Next Teller, A Book of Canadian Storytelling

Next Teller, A Book of Canadian Storytelling by Dan Yashinsky. Charlottetown, PEI: Ragweed Press, 1994. ISBN0-921556-46-2 246 p.

Toronto storyteller Dan Yashinsky says in his introduction to Next Teller, that storytelling is heroic. He ought to know, and I think his work as teller, writer, and innovator in the Canadian storytelling scene should earn him a hero's honours.

Next Teller is a collection of stories told by tellers living in Canada. The stories, like the tellers, come from a variety of cultures and traditions. They are arranged in five sections: Curious children, Tricksters, Lovers, Hauntings, and Tellers' Tales. Each section is introduced by Yashinsky in a "voiceover”, and each story is introduced bv the teller whose story it is.

There is method to the order of the sections: ""Growing up, learning to use your wits, meeting Worldmaker in his/her Trickster shape, loving and misloving, facing death – and letting your wolves go free. That's how the book moves."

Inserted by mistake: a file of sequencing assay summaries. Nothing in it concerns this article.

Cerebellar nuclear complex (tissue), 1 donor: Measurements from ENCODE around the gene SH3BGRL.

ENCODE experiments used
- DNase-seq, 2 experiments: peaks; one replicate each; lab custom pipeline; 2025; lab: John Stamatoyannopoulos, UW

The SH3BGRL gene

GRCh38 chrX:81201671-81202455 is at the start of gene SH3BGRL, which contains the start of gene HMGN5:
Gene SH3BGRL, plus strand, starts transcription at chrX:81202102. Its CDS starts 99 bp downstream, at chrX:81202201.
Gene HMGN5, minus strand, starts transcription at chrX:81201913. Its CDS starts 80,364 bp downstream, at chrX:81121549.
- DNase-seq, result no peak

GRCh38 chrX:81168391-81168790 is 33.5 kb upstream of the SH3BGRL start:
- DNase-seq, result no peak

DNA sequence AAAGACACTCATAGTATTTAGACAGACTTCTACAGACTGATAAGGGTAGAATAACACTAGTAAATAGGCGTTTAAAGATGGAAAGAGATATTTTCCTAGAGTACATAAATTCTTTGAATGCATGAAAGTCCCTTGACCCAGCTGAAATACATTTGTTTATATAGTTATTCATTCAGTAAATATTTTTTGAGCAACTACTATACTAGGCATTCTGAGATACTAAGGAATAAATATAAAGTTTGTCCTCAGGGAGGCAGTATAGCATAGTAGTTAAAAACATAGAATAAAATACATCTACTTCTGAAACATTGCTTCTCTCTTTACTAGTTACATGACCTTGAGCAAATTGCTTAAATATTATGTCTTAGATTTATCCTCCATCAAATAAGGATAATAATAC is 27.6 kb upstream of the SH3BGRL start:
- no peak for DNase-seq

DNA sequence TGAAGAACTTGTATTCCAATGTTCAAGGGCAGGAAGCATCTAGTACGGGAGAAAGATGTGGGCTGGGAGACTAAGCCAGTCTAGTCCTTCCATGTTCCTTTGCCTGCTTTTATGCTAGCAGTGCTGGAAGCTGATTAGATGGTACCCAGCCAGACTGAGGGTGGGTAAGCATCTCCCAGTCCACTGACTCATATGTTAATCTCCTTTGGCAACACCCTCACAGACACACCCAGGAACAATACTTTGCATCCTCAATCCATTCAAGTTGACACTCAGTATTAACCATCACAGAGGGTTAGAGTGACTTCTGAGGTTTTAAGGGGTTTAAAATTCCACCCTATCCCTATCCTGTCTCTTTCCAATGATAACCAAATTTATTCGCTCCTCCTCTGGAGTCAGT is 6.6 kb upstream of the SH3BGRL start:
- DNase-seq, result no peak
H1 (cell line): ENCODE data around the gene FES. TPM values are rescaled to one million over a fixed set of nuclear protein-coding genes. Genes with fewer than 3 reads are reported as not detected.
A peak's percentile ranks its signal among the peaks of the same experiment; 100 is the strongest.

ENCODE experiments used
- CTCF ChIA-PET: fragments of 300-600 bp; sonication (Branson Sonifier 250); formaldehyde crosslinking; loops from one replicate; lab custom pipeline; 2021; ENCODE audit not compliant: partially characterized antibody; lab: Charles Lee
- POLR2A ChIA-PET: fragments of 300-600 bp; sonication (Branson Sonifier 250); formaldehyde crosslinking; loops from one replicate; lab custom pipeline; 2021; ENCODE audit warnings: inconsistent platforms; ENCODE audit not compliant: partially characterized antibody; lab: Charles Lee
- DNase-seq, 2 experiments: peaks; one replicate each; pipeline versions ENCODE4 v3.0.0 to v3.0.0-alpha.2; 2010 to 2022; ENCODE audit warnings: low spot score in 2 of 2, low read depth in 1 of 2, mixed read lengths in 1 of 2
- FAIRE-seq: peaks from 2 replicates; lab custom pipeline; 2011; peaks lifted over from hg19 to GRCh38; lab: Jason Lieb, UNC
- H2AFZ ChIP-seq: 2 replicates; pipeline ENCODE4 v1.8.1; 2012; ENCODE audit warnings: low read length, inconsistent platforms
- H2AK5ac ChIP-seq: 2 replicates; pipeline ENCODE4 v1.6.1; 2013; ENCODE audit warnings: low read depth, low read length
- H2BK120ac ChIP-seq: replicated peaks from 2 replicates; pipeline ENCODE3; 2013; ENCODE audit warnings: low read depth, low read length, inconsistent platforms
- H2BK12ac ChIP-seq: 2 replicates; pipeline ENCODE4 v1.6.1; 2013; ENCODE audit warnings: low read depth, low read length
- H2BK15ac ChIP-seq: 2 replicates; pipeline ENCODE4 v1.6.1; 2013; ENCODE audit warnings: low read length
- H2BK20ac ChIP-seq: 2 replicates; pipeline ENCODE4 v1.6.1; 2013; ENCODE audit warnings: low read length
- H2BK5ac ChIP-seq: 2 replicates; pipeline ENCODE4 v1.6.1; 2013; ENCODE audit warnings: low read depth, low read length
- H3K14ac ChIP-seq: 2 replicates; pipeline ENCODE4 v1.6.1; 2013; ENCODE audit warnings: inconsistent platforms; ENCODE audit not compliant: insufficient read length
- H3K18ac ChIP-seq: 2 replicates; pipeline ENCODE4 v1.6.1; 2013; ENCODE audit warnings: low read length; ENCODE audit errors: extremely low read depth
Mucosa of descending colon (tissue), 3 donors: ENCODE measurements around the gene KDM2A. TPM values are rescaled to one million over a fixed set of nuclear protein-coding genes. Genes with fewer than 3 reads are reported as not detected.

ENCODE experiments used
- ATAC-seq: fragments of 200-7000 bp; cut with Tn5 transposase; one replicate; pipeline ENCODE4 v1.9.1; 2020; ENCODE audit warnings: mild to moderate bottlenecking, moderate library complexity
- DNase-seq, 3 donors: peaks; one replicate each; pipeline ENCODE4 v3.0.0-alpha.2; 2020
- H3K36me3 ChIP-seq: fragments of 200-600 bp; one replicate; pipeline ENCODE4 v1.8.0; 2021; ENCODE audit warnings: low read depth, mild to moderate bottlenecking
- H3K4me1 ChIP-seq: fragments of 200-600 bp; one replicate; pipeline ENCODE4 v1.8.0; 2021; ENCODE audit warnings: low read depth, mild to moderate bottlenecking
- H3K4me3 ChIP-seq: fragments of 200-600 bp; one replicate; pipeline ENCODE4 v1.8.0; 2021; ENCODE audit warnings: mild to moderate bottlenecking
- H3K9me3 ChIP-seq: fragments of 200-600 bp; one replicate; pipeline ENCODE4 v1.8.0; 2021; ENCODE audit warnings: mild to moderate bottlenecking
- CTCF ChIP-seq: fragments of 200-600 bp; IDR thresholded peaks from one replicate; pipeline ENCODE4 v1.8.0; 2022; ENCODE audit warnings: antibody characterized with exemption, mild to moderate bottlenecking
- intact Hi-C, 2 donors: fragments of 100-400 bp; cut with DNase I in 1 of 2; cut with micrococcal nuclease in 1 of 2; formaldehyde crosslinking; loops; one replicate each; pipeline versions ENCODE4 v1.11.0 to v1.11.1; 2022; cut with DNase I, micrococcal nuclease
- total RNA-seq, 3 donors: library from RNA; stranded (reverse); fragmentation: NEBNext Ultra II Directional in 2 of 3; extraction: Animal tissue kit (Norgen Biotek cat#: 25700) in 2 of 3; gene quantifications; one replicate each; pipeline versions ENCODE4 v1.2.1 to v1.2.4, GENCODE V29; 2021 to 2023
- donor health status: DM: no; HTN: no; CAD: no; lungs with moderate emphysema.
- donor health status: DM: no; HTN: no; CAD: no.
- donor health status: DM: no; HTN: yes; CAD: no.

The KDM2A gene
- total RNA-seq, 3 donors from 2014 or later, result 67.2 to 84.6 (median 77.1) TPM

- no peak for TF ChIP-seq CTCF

The collection is a rich one, beautifully introduced and framed by Yashinsky's insightful and graceful prose. And when you finish, and you are replete with stories, remember Yashinsky's admonition to be courageous and say that you'll be the one who’ll remember. You take responsibility for making sure the stories don't disappear. You be the next teller.

The Second Story Review, Vol 1, No. 1, March 1996
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